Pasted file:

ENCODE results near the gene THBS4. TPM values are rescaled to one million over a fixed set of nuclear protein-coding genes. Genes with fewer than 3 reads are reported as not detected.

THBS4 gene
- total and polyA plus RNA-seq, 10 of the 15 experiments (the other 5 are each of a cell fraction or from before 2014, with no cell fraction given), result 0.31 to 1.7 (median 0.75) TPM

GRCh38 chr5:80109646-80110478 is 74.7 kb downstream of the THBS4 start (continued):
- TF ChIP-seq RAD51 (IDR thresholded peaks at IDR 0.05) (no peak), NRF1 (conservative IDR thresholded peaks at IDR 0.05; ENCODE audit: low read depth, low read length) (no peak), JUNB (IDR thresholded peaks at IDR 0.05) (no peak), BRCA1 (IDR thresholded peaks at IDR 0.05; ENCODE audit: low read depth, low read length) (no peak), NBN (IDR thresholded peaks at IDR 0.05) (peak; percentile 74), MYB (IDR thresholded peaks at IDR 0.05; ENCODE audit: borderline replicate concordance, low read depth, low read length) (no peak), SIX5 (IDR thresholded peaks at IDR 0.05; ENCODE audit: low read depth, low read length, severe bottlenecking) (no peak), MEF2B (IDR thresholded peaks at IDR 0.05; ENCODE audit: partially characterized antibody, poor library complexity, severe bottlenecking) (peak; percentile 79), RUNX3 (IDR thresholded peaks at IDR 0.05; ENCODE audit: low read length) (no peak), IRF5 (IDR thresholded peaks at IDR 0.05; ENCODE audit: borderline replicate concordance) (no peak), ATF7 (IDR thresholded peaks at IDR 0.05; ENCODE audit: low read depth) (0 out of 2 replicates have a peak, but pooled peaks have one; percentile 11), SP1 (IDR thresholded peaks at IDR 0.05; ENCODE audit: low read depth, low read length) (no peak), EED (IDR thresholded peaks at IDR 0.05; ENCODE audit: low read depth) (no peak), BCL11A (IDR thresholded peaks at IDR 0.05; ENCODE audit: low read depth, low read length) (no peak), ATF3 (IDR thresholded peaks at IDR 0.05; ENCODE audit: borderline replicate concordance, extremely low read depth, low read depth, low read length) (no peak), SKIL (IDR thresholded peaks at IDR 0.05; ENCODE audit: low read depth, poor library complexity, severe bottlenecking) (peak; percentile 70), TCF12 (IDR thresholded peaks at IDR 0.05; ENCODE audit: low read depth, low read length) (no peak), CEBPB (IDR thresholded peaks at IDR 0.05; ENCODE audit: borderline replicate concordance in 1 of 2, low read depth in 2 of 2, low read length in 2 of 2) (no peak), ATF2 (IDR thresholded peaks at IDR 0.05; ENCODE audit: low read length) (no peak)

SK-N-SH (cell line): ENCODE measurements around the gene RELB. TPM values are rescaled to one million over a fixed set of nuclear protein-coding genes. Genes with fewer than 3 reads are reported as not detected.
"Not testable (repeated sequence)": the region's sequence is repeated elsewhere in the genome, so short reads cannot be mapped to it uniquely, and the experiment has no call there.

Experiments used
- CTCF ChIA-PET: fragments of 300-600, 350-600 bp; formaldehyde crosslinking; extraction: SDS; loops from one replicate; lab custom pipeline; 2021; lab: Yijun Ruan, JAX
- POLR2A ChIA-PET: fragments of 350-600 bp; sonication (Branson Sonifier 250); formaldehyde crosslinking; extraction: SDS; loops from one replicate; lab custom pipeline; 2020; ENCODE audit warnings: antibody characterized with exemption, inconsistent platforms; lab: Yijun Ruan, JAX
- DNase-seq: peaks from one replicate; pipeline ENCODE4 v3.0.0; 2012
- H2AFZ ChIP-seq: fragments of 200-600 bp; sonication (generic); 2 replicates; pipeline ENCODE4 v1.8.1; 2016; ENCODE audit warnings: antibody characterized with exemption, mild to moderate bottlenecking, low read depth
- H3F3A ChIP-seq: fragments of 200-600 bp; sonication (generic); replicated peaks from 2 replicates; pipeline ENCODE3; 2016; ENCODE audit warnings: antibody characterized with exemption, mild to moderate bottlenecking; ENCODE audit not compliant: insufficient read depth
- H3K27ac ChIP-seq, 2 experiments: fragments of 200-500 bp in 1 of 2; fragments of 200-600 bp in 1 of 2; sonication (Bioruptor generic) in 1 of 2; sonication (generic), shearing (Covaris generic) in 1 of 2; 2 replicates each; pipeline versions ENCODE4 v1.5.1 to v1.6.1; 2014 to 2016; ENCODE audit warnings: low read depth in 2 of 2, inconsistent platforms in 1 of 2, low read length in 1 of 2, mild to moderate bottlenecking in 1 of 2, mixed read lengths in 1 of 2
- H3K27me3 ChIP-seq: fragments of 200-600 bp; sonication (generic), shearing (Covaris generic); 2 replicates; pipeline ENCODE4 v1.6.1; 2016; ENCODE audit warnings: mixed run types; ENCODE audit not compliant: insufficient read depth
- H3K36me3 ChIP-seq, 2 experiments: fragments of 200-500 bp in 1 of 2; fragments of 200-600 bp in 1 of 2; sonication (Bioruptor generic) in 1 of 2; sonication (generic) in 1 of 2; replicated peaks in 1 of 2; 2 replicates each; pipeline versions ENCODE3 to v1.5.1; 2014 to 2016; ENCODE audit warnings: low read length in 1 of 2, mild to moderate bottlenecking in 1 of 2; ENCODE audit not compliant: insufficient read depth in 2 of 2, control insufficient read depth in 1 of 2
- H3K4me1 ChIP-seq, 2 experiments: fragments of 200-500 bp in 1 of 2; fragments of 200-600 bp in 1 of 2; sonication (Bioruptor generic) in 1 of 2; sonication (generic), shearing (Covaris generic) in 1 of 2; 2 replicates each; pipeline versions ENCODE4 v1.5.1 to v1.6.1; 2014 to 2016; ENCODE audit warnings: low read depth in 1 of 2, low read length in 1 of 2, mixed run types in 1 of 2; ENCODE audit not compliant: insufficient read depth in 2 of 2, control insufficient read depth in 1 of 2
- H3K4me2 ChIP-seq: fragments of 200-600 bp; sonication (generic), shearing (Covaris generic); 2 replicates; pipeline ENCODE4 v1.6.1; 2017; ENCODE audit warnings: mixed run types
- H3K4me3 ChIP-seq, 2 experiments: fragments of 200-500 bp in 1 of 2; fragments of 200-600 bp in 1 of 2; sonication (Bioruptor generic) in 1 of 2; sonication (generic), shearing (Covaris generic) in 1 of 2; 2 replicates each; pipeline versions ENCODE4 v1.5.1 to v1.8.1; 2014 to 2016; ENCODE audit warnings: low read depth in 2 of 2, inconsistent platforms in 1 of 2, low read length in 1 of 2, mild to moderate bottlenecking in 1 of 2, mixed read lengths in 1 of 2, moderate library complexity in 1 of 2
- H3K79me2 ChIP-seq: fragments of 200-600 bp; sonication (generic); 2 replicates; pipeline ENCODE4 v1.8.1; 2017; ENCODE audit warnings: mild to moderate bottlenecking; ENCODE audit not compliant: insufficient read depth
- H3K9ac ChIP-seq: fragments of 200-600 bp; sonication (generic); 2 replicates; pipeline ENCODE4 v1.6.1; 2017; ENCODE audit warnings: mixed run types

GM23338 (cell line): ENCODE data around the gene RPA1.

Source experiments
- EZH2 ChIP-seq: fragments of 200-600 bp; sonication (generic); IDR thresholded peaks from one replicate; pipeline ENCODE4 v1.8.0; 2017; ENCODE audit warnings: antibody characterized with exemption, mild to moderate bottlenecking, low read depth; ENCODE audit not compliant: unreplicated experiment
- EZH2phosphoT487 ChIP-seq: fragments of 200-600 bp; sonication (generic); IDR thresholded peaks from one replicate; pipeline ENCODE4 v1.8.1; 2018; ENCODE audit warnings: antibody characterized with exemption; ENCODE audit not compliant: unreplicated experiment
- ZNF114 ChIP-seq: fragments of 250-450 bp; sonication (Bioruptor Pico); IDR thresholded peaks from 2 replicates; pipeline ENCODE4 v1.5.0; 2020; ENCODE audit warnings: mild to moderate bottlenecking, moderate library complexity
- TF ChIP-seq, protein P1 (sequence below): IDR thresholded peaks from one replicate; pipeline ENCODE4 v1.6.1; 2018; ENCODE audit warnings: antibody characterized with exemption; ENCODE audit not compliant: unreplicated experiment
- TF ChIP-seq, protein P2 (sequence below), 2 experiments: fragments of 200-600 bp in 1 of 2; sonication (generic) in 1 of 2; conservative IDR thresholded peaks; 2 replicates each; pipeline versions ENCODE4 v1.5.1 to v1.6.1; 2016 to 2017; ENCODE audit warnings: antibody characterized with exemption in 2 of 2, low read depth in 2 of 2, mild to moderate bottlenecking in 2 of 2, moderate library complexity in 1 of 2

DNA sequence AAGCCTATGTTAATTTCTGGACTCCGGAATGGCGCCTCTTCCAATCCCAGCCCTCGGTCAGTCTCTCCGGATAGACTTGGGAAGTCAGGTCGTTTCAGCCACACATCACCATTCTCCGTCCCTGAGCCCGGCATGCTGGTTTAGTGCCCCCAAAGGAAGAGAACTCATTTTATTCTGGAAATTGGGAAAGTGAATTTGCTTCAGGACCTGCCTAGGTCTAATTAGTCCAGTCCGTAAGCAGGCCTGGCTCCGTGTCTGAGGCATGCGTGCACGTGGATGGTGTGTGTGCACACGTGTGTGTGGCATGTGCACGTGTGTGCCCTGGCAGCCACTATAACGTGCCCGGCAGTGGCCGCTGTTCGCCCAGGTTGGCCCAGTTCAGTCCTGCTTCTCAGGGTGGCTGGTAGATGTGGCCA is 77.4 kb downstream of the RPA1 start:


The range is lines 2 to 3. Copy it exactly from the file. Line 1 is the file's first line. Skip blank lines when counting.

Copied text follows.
THBS4 gene
- total and polyA plus RNA-seq, 10 of the 15 experiments (the other 5 are each of a cell fraction or from before 2014, with no cell fraction given), result 0.31 to 1.7 (median 0.75) TPM